The ability to recruit the host's CD8+ T lymphocytes (T CD8) against cancer is often limited by the development of peripheral tolerance toward the dominant tumor-associated Ags. Because multiple epitopes derived from a given tumor Ag (T Ag) can be targeted by TCD8, vaccine approaches should be directed toward those TCD8 that are more likely to survive under conditions of persistent Ag expression. In this study, we investigated the effect of peripheral tolerance on the endogenous T CD8 response toward two epitopes, designated epitopes I and IV, from the SV40 large T Ag. Using rat insulin promoter (RIP) 1-Tag4 transgenic mice that express T Ag from the RIP and develop pancreatic insulinomas, we demonstrate that epitope IV- but not epitope I-specific TCD8 are maintained long term in tumor-bearing RIP1-Tag4 mice. Even large numbers of TCR-transgenic T cells specific for epitope I were rapidly eliminated from RIP1-Tag4 mice after adoptive transfer and recognition of the endogenous T Ag. Importantly, immunization of RIP1-Tag4 mice at 5 wk of age against epitope IV resulted in complete protection from tumor progression over a 2-year period despite continued expression of T Ag in the pancreas. This extensive control of tumor progression was associated with the persistence of functional epitope IV-specific TCD8 within the pancreas for the lifetime of the mice without the development of diabetes. This study indicates that an equilibrium is reached in which immune surveillance for spontaneous cancer can be achieved for the lifespan of the host while maintaining normal organ function.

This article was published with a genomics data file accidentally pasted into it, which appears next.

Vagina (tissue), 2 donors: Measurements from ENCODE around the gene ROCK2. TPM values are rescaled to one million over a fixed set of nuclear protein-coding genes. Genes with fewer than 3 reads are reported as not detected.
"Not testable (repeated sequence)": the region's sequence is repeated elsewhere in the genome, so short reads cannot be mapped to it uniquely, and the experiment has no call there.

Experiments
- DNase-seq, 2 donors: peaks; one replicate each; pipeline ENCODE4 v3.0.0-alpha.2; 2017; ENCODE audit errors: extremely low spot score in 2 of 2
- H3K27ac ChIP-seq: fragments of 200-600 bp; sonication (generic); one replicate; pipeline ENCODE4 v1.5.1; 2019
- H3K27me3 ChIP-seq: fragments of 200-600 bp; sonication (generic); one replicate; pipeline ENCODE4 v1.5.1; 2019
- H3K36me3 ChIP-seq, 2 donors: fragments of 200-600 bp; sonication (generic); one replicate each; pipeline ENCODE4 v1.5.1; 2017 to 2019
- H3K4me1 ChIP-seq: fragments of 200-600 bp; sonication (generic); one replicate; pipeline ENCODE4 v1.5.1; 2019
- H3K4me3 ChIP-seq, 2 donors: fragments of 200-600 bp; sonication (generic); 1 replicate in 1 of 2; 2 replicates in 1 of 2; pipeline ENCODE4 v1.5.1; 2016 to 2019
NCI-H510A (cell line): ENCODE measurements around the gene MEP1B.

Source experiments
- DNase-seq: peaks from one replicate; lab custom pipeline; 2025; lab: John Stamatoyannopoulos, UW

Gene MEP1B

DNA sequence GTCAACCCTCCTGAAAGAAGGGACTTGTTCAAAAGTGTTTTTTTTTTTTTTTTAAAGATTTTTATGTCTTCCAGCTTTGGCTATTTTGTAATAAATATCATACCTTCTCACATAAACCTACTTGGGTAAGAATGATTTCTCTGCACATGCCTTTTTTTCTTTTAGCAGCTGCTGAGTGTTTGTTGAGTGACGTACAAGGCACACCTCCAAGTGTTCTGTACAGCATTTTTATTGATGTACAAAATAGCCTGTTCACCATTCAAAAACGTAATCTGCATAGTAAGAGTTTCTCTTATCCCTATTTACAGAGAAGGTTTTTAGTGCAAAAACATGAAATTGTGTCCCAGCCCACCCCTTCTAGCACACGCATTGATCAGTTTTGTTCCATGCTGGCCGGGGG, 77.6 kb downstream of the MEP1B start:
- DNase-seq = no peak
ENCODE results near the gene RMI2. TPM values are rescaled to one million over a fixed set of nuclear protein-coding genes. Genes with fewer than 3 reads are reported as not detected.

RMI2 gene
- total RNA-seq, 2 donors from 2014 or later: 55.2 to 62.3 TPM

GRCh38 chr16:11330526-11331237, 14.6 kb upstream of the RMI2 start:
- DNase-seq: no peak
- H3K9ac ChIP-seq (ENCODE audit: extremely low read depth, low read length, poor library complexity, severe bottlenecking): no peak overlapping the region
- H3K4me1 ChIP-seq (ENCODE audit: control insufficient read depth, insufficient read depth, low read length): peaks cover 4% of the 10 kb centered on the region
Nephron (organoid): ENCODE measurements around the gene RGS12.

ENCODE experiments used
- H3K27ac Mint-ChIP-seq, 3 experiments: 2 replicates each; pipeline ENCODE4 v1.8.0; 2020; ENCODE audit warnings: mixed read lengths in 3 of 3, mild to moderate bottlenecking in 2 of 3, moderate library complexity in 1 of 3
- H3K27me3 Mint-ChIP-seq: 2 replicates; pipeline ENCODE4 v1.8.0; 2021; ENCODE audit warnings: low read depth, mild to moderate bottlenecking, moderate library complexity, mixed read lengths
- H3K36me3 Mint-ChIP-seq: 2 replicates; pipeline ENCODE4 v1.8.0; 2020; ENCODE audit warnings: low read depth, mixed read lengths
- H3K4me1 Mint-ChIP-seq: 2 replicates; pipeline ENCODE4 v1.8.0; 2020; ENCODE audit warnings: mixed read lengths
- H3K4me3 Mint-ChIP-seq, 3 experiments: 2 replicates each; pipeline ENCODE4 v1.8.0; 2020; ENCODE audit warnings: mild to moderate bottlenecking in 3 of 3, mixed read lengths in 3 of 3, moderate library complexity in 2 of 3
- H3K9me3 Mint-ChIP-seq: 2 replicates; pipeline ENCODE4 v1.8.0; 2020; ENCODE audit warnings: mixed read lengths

All Science Journal Classification (ASJC) codes
- Immunology and Allergy